- Lift heavy things
I won’t spend a ton of time here, since we always are harping on cross training. Lifting heavy is becoming more accepted in our community as an important piece of the cross training puzzle. Without too much physics talk, you can think of it this way: If you can apply 250# of pressure into the floor to lift a bar, do you think your legs will be able to apply a lot more pressure into your wheels to push an opponent out of bounds?
I wrote about changing up our ideas about cross training and weight training in my PERSPECTIVE SHIFT blog. Give it a read if you’re willing after this 3000 word adventure!
- Leave your comfort zone behind
Do everything you can that you don’t like doing. Use your left leg to plow stop. Put your butt down lower than you think is necessary when you’re doing a pace line. Practice skills that you’re bad at. Jam. I can’t emphasize enough how important it is for blockers to know how to jam. Don’t be afraid to fall. Being a good blocker means being willing to get a little uncomfortable – with your body position, with your endurance work, and with how you receive criticism.
Leave your ego at the door. Receiving criticism is outside of the comfort zone for many athletes. We get so caught up in trying to defend what we were trying to do, that we don’t listen to what our coaches and refs tell us. Instead of retorting when someone says, “Next time do _______”, say “Ok.”.
Have you fouled out for forearms usage, or do you always have team mates asking you to watch your direction while initiating a block? Maybe they’re not crazy. Maybe the refs aren’t out to get you. Maybe you actually do these penalties, and you have been too bull headed to admit that MAYBE you have been making a mistake. You need to step into the discomfort of admitting that you are not perfect and have things to improve. Don’t get angry because you were called on a forearm (again), but consider that maybe your metric for the penalty needs to be adjusted.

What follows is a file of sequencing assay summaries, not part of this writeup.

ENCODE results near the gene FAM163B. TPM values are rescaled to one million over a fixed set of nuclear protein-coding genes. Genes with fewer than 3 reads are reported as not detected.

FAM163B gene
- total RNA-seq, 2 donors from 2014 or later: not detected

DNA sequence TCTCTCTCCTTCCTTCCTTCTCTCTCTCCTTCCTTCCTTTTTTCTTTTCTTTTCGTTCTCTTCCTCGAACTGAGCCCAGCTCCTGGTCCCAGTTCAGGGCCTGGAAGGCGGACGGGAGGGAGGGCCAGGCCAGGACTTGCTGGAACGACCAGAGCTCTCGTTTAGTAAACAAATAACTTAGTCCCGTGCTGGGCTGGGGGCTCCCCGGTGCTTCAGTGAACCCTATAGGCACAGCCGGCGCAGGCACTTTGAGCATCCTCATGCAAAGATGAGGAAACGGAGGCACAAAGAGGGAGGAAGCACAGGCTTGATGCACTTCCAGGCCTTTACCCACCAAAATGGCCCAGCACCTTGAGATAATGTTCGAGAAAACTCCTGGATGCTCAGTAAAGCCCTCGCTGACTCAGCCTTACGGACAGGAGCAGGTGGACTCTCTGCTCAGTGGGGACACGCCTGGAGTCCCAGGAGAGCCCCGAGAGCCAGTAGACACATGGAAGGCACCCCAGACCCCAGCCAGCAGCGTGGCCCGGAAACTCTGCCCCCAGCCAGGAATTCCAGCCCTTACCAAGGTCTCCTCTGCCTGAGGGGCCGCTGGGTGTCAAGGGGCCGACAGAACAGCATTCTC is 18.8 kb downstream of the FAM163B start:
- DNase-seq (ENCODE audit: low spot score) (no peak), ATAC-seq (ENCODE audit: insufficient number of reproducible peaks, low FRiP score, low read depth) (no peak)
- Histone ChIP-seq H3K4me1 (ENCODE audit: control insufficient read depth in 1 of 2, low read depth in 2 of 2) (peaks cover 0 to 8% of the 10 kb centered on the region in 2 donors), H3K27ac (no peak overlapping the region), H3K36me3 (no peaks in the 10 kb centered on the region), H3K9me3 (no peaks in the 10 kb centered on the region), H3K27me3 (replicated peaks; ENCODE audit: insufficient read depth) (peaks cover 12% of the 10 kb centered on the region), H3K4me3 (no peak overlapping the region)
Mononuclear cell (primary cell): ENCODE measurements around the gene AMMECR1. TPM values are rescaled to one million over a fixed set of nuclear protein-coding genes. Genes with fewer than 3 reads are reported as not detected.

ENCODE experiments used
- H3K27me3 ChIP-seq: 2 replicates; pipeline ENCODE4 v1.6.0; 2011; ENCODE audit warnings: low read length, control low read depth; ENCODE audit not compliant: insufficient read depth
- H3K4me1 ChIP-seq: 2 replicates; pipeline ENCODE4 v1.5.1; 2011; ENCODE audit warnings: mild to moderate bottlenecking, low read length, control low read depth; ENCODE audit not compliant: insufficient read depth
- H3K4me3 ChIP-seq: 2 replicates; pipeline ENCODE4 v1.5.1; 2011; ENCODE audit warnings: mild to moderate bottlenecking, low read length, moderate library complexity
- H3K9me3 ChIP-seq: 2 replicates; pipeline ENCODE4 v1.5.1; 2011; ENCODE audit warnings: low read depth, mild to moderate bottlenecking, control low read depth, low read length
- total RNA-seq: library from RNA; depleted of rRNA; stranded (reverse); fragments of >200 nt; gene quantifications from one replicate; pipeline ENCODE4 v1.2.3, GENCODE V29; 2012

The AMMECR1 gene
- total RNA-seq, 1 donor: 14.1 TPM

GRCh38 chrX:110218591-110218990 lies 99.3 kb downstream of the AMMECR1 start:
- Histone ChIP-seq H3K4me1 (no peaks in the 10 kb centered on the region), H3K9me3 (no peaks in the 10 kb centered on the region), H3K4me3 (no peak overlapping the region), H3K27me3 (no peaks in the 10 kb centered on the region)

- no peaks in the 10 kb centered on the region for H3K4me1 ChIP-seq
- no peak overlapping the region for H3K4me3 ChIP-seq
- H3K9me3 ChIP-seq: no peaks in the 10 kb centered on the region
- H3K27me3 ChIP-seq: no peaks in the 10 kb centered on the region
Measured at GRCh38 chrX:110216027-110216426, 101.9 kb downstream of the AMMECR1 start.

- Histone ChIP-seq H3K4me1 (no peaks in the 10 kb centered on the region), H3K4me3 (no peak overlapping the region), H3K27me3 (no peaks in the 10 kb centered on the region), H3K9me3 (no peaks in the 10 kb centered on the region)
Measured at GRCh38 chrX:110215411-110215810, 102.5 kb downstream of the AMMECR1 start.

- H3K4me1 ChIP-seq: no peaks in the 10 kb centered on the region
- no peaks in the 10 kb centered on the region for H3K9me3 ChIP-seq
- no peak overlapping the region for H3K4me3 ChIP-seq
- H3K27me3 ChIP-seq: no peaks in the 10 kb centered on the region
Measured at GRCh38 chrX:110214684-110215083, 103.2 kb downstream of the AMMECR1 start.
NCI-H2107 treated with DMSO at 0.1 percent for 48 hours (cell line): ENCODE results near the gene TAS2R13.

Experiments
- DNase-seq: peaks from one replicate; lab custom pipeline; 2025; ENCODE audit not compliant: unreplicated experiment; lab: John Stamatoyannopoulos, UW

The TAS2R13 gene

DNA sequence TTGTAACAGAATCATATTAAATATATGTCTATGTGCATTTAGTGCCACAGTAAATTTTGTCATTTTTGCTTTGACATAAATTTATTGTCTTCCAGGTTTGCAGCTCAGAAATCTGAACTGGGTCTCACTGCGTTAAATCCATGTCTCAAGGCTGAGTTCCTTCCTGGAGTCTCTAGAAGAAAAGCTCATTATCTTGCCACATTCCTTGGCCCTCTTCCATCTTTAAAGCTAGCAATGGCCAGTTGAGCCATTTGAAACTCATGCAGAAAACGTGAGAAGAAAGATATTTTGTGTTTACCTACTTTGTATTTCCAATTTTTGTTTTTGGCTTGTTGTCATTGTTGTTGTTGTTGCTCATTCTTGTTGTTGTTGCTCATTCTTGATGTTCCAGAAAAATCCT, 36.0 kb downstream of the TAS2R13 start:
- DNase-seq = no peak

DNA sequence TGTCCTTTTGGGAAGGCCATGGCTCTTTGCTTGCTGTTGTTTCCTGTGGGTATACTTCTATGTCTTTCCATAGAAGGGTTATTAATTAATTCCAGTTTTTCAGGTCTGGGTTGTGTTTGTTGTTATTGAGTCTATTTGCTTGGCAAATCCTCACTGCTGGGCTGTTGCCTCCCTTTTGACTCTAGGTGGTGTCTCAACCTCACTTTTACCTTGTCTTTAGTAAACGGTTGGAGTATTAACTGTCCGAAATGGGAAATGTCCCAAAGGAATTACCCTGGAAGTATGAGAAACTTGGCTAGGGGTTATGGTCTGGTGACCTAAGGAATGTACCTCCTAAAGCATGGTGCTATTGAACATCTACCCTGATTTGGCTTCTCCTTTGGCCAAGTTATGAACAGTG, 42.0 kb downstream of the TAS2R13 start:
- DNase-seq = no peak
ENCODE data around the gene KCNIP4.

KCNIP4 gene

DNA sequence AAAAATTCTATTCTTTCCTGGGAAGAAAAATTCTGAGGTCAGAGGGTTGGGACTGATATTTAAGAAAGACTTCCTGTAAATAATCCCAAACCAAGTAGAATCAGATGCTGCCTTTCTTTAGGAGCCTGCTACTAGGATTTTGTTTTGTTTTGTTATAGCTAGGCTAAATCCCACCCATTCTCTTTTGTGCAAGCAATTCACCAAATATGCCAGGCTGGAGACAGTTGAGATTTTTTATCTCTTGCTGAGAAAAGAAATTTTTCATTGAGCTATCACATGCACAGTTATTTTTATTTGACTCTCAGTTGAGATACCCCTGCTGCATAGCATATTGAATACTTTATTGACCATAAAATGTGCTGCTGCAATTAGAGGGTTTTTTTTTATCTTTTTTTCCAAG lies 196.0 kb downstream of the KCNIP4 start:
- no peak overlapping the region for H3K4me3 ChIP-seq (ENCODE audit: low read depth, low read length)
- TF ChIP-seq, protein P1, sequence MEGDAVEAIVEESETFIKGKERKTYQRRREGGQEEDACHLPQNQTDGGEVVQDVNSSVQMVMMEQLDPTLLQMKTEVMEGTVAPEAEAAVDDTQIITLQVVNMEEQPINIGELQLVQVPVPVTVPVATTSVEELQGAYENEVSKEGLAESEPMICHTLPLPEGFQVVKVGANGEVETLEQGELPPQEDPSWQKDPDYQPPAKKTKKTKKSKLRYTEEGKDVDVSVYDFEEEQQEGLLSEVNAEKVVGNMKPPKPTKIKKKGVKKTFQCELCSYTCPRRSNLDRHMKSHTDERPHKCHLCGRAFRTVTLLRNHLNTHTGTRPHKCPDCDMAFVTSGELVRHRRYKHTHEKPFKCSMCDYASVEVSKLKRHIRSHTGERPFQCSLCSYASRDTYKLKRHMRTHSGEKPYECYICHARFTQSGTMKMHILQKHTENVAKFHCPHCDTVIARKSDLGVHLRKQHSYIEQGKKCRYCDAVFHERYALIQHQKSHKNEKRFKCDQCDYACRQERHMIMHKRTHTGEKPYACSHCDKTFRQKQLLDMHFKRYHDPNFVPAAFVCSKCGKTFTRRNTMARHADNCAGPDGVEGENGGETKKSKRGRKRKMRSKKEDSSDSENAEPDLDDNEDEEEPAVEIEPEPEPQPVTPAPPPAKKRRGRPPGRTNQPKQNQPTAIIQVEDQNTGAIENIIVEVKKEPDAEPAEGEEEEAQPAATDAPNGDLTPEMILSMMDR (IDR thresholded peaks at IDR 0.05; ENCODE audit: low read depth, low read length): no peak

It is uncomfortable to be wrong. It’s ok. There is no perfection in derby. We all have things to work on, and everyone on your team wants you to succeed. They’re not telling you things to be mean, they’re telling you things so that you improve.
- Watch footage
All the footage, all the derby. I will harp on this in every blog ever because you cannot improve your game unless you open your eyes to ways you can improve your game. If you never see other options of blocking or working with your team, you may get stuck in a rut. It’s possible you’ve been practicing a blocking technique that doesn’t translate to your body. By watching other skaters you will pick up pointers in tactic and skills to improve your own game. The more you understand the game of derby from the outside, the more your eyes will be open on the inside of the pack.
Watch all the derby, even the rulesets you don’t understand. Even the kind of derby you may have no desire to play. Watch it anyway. Understand it. Embrace it.
Your team is on a journey together. You can only work on blocking so much as an individual. You must rely on and trust your team mates to improve. Love and lift each other up. Have on your Big Kid Panties at practice – everyone is learning. If they back block you, tell them outside of the heat of the moment. Don’t call them out when it’s happening. Support and teach each other, and together the whole community will grow!
Now go forth and practice!
Thank you to Phantom Photographics for the photos used in this blog. Please visit and support these photogs and more.
Kristie Grey (Merry Khaos) has been playing roller derby since 2009 and has coached almost as long. She has worked with over 20 leagues in 11 states, and five countries. She has coached on and off skates at Beat Me Halfway 2014 & RollerCon (2012-2015). She currently skates with Tampa Roller Derby. Active in health and wellness, she is an active Herbalife Health Coach, rock climber, and power lifter. For questions, booking, requests of topic, or help with a nutrition plan, message Khaos at DerbyAmerica@gmail.com